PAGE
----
As shown in Figure 1, starting a business, therefore, is not as free and safe as other countries. Apart from calculating business risks and the supply and demand of the given area, business owners should also look out for organized crime families. The term “look out for” is not used in its actual sense, however, because there is almost no way of escaping them. Therefore, businesses look for crime families they can trust and pay them extra fees to protect their business from other families.
Figure 2 - Italy – Governance Indicators
Keeping this in mind, one could easily conclude that the business environment is not safe. Domestic products and services are highly encouraged, and even if the product or service belongs to a foreign company, they must comply with the domestic rules put by the state. Yet, it should also be kept in mind that the authority crime families hold weigh more than the national requirement or encouragements.
Because of the reasons I have stated above, the economy of Italy is not free. On the contrary, it is way below the EU average, and at the middle in the world average (“Italy-Overview of Economy,” 2019). The administration acknowledges this problem that is present in its economy, yet, because its priority policies are aimed towards minimum wages and increasing spending in research and education, the current status does not look like it has any goal of improving soon (“Italy-Overview of Economy,” 2019). In the past, Italy had a strong free-market economy, and it looked promising, however, because of the disruptions created by the government, many cracks started to appear at its economic structure.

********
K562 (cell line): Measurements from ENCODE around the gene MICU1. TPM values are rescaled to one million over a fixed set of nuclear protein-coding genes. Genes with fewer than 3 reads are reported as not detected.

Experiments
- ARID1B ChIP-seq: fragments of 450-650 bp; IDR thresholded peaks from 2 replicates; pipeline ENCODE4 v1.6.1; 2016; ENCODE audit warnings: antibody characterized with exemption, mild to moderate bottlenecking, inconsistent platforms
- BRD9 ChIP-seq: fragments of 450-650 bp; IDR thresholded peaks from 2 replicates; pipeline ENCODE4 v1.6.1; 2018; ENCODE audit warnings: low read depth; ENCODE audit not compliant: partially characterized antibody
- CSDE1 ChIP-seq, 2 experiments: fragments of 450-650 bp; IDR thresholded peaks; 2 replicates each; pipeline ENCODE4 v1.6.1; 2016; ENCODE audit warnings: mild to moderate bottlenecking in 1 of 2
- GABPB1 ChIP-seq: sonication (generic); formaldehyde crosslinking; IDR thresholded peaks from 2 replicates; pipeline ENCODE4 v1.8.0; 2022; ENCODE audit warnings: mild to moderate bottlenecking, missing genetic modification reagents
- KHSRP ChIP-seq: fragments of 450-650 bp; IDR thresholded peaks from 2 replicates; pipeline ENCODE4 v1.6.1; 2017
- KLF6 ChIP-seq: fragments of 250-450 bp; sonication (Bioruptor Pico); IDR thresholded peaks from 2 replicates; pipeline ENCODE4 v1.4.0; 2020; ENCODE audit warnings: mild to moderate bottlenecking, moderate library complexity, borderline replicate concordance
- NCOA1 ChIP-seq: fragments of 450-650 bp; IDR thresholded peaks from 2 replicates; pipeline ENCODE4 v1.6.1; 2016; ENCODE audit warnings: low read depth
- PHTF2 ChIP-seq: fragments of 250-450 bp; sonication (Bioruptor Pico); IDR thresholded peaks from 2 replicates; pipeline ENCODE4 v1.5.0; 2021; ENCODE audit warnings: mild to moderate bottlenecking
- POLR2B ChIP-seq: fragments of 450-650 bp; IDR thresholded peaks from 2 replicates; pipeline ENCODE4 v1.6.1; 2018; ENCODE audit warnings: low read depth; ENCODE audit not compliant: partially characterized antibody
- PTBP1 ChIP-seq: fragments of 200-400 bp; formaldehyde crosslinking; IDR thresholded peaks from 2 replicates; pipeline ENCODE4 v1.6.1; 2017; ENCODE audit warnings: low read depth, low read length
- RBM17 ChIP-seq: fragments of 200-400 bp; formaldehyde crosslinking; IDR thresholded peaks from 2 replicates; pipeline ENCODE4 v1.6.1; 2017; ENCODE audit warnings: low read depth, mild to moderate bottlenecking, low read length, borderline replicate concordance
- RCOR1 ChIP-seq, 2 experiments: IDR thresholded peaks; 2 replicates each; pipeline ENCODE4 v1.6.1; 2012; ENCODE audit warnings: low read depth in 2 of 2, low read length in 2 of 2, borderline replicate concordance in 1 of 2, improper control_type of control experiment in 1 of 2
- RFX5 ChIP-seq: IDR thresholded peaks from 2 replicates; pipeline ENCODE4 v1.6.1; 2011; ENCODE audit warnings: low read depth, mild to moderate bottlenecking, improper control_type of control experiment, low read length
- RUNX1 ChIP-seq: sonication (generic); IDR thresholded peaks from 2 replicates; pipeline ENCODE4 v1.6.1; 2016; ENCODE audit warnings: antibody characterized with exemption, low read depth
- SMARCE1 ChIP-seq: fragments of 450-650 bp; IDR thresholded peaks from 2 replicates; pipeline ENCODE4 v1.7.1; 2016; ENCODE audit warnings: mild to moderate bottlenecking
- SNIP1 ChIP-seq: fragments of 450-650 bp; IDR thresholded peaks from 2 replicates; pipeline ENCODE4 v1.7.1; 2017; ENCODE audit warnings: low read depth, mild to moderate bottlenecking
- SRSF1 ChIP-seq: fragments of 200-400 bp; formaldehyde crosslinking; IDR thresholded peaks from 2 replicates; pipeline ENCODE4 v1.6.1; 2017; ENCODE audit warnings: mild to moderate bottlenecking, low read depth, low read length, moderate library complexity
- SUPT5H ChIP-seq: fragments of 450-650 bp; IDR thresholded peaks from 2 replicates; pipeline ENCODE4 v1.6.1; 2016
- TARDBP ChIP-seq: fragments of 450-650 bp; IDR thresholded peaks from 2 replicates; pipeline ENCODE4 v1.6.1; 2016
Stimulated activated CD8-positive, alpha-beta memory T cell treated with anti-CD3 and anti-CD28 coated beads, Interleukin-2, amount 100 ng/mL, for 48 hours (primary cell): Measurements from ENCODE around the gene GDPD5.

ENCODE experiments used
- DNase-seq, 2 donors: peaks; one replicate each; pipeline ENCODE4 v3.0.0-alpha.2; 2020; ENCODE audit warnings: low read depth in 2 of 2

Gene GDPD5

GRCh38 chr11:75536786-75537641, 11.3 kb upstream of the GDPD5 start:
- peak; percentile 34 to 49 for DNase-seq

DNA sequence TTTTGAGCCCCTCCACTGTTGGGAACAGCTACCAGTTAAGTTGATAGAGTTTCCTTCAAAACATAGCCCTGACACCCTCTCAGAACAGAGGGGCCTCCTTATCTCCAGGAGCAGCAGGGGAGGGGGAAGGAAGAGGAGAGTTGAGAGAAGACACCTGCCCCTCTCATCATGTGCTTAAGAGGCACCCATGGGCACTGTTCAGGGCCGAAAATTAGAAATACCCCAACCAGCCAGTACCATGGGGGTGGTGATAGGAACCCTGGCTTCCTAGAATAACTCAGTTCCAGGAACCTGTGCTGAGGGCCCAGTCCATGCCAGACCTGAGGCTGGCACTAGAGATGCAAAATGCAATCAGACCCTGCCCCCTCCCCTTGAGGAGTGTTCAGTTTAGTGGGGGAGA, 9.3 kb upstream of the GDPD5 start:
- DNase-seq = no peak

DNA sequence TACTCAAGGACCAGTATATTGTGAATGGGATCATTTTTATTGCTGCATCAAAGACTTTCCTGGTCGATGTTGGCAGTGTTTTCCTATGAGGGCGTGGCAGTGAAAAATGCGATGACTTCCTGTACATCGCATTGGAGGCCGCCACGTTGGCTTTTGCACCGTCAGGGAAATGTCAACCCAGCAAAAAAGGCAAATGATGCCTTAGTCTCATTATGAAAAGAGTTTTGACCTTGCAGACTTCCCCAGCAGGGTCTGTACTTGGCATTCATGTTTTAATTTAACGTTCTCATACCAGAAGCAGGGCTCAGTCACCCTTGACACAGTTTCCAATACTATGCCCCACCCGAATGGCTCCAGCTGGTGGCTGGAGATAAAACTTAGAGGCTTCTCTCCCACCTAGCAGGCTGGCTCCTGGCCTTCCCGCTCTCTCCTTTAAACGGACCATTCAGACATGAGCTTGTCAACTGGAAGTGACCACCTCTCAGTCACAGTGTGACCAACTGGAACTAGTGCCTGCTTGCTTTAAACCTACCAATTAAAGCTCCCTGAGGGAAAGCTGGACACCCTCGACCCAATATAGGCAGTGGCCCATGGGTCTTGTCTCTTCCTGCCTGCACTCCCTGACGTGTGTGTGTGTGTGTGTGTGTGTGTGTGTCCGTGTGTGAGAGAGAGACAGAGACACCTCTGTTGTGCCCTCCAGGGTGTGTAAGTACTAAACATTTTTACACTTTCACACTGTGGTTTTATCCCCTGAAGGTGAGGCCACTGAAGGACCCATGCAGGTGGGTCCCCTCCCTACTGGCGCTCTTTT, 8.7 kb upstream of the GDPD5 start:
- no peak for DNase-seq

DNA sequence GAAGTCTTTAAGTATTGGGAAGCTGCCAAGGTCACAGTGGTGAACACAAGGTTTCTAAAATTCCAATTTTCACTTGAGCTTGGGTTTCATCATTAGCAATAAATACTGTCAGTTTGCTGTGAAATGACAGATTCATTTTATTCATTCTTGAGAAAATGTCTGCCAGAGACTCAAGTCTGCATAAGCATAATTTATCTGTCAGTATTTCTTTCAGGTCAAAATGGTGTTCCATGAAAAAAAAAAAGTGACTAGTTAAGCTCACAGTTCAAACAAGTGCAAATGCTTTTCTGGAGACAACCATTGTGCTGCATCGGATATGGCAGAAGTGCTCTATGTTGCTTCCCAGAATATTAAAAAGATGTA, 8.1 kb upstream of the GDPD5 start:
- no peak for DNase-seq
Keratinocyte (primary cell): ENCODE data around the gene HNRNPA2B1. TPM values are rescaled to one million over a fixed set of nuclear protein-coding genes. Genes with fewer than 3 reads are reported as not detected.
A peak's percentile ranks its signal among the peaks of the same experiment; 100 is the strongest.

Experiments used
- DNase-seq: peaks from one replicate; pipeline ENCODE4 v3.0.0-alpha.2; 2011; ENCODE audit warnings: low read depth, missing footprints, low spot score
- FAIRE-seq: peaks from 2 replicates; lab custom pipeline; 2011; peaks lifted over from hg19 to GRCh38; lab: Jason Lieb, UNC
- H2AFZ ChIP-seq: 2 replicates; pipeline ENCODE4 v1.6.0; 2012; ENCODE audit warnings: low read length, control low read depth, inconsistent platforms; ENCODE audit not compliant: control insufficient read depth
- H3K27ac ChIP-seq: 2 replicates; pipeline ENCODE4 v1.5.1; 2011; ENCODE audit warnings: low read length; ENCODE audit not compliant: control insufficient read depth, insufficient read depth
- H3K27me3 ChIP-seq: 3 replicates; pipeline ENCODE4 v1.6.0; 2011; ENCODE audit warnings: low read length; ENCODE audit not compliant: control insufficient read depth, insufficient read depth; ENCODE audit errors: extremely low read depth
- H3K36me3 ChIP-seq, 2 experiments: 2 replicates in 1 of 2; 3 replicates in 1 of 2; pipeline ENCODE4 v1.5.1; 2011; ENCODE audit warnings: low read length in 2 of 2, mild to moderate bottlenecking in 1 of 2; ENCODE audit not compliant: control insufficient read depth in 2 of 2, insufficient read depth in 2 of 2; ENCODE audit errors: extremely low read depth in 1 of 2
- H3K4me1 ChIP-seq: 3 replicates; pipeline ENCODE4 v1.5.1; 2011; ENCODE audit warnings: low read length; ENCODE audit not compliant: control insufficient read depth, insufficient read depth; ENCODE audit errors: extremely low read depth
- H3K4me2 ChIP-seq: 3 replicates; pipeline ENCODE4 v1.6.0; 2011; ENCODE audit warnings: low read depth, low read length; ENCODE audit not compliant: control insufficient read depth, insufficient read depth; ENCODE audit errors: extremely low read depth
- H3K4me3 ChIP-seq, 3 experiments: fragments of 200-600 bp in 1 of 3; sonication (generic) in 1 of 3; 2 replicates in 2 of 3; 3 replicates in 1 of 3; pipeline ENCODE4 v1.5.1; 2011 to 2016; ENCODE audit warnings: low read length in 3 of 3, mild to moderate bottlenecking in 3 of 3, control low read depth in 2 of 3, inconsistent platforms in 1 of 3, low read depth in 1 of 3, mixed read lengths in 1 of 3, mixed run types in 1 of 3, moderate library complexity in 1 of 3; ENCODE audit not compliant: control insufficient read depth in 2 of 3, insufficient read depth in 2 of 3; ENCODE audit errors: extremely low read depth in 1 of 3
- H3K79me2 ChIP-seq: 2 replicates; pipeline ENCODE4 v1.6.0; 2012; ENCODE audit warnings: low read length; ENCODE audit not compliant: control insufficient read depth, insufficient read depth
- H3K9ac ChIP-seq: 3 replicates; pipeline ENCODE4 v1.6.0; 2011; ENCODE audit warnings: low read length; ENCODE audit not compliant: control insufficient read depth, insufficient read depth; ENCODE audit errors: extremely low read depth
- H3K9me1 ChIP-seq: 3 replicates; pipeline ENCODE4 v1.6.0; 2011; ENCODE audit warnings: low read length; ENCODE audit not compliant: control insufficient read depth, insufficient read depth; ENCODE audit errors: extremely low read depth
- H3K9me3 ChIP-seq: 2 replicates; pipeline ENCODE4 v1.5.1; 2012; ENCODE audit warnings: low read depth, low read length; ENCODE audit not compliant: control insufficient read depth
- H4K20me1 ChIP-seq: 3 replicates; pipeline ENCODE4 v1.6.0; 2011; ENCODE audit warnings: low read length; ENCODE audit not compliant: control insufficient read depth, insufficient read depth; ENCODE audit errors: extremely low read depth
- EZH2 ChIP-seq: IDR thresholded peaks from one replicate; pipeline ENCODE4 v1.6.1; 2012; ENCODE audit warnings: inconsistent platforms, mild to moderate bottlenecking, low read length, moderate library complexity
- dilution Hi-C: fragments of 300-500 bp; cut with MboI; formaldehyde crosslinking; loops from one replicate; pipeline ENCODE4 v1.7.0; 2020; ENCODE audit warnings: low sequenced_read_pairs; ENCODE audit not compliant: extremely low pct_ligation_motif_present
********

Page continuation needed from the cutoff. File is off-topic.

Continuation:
By the early 1990s, with the enormous debt created by government workers created such a snowball effect that its effects are still present in the overall freeness of the economy (“Italy-Overview of Economy,” 2019). The rule of law has also been distorted by the presence of organized crime, and according to independent polls, most people trust mafia more than they trust their government.
This problem, if let loose for more, can put the country in an irrecoverable state. I believe that none of the countries in the EU is ready for another revolution. A smart recommendation to strengthen would be to get help from the EU both economically and structurally, but the COVID-19 pandemic has shown us that Italy lost its faith in the European Union and it is speculated by many researchers that Italy can be the second example of a BREXIT case.
In conclusion, Italy, with its deep historical roots, showed a lot of promise to investors in the late 1990s. Its crime problem, however, has been ignored and sometimes even supported to such a point that it has become a part of Italy’s culture. It is common knowledge that the economy, especially a free economy, is the most important part of a country. Because Italy’s individual businesses are interrupted by its internal instability, it can, and will, lead to long-term problems that are prone to turn into irrecoverable problems.
Italy - Overview of the economy. (2019) from https://nationsencyclopedia.com
Italy. (2019). Retrieved July 16, 2020, from https://heritage.org/index/country/italy
Webb, J. (2016, April 25). Corruption In Italy Is Getting Worse, Says Supreme Court Judge.